I frequently meet with clients who own a business that has financial problems. It may not be able to pay its bills as they come due, there may be an eviction threatened, or a lawsuit. These clients have done some homework, and usually start out our meeting by saying that they want to retain me to file Chapter 7 bankruptcy for their corporation or LLC.
They are also surprised when I tell them that for most businesses, Chapter 7 makes absolutely no sense.
Chapter 7 is the type of bankruptcy that most people think of when they think of bankruptcy. For individuals, it results in the discharge of general unsecured debts, such as credit cards and trade debt. It allows for the discharge of some older taxes. So why wouldn’t it make sense for a business in financial difficulty to file?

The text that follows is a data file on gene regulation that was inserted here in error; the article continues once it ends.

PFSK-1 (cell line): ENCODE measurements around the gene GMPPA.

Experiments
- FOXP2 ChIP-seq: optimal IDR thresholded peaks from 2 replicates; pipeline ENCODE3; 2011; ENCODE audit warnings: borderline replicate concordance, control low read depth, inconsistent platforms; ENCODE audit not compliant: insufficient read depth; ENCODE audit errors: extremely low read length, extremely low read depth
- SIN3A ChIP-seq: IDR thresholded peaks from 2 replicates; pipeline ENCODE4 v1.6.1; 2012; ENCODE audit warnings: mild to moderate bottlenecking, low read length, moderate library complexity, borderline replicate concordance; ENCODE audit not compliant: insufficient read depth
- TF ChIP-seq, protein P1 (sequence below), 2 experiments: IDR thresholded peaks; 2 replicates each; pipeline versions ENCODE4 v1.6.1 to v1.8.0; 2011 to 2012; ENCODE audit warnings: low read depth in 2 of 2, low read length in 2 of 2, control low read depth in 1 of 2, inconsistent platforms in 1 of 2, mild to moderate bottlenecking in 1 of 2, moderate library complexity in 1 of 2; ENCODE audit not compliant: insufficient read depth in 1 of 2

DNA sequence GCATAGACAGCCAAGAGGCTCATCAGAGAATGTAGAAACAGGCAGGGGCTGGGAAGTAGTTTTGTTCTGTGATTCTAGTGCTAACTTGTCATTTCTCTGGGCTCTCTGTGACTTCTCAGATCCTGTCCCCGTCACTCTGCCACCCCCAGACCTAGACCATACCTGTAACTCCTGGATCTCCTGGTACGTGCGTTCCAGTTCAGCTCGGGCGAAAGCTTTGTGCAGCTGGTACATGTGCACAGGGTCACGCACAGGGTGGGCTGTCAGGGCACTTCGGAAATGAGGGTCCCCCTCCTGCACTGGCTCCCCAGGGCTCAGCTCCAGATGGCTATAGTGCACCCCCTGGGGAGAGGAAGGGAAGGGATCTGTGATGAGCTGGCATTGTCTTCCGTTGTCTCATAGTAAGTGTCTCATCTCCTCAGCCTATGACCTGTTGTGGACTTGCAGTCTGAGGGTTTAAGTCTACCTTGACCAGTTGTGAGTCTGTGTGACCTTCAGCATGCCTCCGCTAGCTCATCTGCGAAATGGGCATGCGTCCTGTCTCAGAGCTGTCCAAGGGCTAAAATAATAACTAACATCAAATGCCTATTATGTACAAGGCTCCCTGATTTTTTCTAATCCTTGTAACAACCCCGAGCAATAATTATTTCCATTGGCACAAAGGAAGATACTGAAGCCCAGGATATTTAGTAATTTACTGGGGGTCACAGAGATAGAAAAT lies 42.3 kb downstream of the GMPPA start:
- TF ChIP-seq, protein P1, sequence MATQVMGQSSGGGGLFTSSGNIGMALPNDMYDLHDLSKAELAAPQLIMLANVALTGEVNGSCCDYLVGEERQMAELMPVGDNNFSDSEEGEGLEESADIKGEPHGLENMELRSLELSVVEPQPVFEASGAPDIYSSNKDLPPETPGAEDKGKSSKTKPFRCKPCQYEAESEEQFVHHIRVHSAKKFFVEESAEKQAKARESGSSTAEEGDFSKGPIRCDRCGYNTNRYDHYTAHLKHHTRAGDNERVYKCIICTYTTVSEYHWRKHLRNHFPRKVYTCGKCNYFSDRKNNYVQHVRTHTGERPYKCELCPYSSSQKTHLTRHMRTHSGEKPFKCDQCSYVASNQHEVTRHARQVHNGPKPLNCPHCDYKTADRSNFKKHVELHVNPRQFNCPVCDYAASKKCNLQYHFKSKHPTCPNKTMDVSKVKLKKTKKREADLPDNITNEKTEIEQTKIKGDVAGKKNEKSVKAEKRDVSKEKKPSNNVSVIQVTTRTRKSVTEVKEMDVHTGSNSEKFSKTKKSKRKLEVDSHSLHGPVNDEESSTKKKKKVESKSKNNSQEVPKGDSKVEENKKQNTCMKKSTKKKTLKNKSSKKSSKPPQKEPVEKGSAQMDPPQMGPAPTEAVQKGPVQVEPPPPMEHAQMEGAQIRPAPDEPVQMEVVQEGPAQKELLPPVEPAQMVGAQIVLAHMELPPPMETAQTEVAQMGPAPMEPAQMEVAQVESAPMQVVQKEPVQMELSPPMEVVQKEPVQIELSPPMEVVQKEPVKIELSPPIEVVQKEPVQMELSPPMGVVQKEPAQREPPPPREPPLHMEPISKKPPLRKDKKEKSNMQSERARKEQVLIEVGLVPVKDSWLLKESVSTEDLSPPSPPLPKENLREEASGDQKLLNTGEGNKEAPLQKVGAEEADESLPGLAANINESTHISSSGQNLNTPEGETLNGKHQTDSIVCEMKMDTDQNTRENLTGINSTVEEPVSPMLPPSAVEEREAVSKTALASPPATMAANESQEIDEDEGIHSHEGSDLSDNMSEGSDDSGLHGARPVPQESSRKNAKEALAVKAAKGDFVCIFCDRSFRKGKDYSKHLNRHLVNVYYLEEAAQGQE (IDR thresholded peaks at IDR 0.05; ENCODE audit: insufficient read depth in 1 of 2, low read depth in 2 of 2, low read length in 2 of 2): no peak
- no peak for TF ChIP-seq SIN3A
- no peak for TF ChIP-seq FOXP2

The answer lies in Section 727(a)(1) of the Bankruptcy Code. This section, which deals with Chapter 7 discharges, says: “The court shall grant the debtor a discharge, unless the debtor is not an individual.” Since corporations and LLCs are not individuals, they cannot receive a Chapter 7 discharge.
This means that, although a corporation or LLC can file for Chapter 7, it cannot receive a discharge. So why would it even think about filing for Chapter 7? That is the subject of an earlier blog I wrote on this topic.
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Last modified: October 18, 2011